Results were communicated later - and radium, radon levels were more elevated especially at the old Marie Curie's house. However, nothing had been done following these findings.
Several areas in the city with radium and other radioactive materials have been found (older and newer dumps really!). Some areas are blocked off with radioactive signs, some houses have been destroyed for safety now.
Both our families moved. Note that the house also is at chemin du radium in France.
My friend's family and mine have left a few years later. All that to say, even recently there was still very little awareness and safety precautions being taken.
Some reference: http://www.franceinfo.fr/emission/le-plus-france-info/2013-2...
"We should celebrate scientists not solely for their accomplishments but also for their courage and the tenacity required to discover anything at all. There are brave people out there working right now. They are brave not because they are killing themselves slowly or leaping from airplanes or catching rare tropical diseases, although scientists have done all those things. They are brave because of the intense emotional risks of trying to do something no one has done before by following your own lead. Radiation is a potent allegory for human life. Everything is always, inevitably falling apart; we are all in arrested decay. Our greatest achievements may become at best footnotes; few people remember us; we can’t know what will eventually come of our work."
And yet the human race is always, inevitably improving in every conceivable measure as a consequence of this individual sacrifice.
How awful is this ? I had never realized radiation had been so misunderstood back then...
You might be interested in http://www.academia.edu/3586500/Half-Lives_The_Rise_and_Fall... , which writes that
> Prescribed Radithor by his doctor in 1928, Byers was dead by 1932 (aged 51), with his autopsy revealing that he had consumed approximately 1,400 bottles in afew short years — at least one every day. Radithor was a radium drinking solution promoted by one Dr. William Bailey (a fake name) whose products did in fact contain significant amounts of the element. The recognition that rich patients — and not just female industrial dial painters — were dying because of these products led “the federal government to act with far greater alacrity to help consumers than to assist workers.”
The comment about the jaw coming off reminds me of a story about phosphorus as a tonic:
> [I]n 1931 a Dr. G. Coltart wrote to the Lancet about an interesting case. A patient of his had come to him in 1904 complaining of feeling run down and so the doctor had prescribed a popular brand of tonic pills that contained both elemental phosphorous and strychnine but told the patient to stop taking them if the strychnine made him twitch. The patient had returned twenty-seven years later with an advanced case of phossy jw, the industrial disease that afflicted those in the match-making industrys, having taken the pills regularly during the intervening years. Asked why he had taken the pills for so long, he replied that he continued with them because they had never caused him to twitch! ("The Shocking History of Phosphorous", John Emsley, p. 58.)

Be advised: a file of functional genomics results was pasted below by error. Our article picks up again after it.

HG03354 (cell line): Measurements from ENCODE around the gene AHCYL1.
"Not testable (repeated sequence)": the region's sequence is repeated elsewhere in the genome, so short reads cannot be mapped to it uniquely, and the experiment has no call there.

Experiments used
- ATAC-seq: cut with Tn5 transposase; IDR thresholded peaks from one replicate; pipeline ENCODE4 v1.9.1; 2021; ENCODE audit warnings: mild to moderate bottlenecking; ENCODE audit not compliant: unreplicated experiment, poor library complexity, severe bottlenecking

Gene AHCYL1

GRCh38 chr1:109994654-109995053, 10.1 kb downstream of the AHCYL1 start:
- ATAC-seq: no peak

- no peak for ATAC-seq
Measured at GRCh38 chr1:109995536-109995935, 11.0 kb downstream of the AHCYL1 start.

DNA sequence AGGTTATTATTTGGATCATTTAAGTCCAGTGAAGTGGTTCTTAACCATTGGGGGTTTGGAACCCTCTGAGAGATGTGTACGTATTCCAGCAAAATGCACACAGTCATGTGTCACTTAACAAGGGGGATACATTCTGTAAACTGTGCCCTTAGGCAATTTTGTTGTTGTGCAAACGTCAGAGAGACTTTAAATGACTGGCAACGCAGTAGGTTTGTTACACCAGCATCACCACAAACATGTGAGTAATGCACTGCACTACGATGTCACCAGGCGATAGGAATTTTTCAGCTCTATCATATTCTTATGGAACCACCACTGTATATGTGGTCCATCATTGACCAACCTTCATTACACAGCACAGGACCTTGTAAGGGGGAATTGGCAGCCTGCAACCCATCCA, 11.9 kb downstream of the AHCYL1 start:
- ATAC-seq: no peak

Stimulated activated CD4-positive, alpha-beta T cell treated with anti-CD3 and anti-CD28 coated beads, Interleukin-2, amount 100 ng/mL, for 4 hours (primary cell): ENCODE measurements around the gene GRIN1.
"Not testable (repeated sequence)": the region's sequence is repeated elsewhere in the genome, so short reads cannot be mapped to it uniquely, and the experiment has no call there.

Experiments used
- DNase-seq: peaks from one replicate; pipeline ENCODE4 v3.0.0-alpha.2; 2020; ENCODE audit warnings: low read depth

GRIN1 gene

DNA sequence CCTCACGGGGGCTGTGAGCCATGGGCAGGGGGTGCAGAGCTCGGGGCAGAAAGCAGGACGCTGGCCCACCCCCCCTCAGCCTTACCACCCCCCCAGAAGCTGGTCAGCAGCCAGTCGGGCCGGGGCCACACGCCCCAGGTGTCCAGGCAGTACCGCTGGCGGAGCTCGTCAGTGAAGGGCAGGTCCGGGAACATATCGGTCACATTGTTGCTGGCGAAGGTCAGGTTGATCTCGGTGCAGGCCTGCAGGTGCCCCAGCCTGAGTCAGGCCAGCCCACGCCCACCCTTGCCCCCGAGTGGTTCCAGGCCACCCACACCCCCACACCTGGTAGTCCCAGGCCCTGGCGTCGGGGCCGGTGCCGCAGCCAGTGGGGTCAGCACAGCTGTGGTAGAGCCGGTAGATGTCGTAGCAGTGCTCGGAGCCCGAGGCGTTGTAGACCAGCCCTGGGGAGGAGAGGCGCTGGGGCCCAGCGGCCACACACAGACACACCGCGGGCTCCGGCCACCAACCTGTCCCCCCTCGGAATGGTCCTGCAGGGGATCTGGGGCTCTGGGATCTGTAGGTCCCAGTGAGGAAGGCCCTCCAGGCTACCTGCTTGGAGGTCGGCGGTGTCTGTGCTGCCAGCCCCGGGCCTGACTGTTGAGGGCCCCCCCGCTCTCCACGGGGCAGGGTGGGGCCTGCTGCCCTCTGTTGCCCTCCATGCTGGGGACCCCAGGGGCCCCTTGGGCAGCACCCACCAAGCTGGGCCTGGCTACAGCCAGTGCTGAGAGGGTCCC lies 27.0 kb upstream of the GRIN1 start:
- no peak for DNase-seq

The comment about the FDA reminds me of the 1937 Elixir Sulfanilamide tragedy. As the WSJ article points out, the FDA only had the power to regulate adulterants or false advertising. They only had the authority to track down the toxic Elixir Sulfanilamide because it, technically speaking, was not an elixir. Hence why they couldn't control the sales of radium water which truly did contain radium.
(With free market beliefs, the idea was that the customer should decide, not the government.)
And the speculation about the possible stimulative effect echos the 1925 publication in JAMA by Martland, et al.,at http://jama.jamanetwork.com/article.aspx?articleid=238584 :
> Minute particles of the radioactive substances ... produce, for a period of time, seemingly curative or stimulative reactions, to be followed later by exhaustion and destruction of the blood producing centers.
Without the ability to measure things, I think you made the safer choice.
One would also help in checking for radioactive glaze used on Fiestaware plates.
We would be better served by the condemnation of lethal stupidity than the hollow glorification of scientific "heroes". We need the truth more than we need role models.
> Martland, on the other hand, emerged as a champion against any internal medical use of radium, alerting the AMA to its potential dangers as early as 1925
That's "Some Unrecognized Dangers in the Use and Handling of Radioactive Substances", at http://jama.jamanetwork.com/article.aspx?articleid=238584 . It includes:
> when long lived radioactive substances are introduced into the body ... death may follow a long time after, from the effects of constant irradiation on the blood-forming centers.
Joliot-Curie was awarded her doctorate in 1924.
Does anyone know if this is correct? The article mentions that they knew radiation would kill tumors; did they know it just killed everything, but would kill the thing it was closest to fastest, or did they think it had magical specificity? Perey noted that francium would accumulate in tumors; did she know that tumors have faster metabolisms (the basis of a lot of treatments today) or did she think it had magical tumor seeking properties? If they were in fact ignorant by today's standards, were they ignorant by their own's?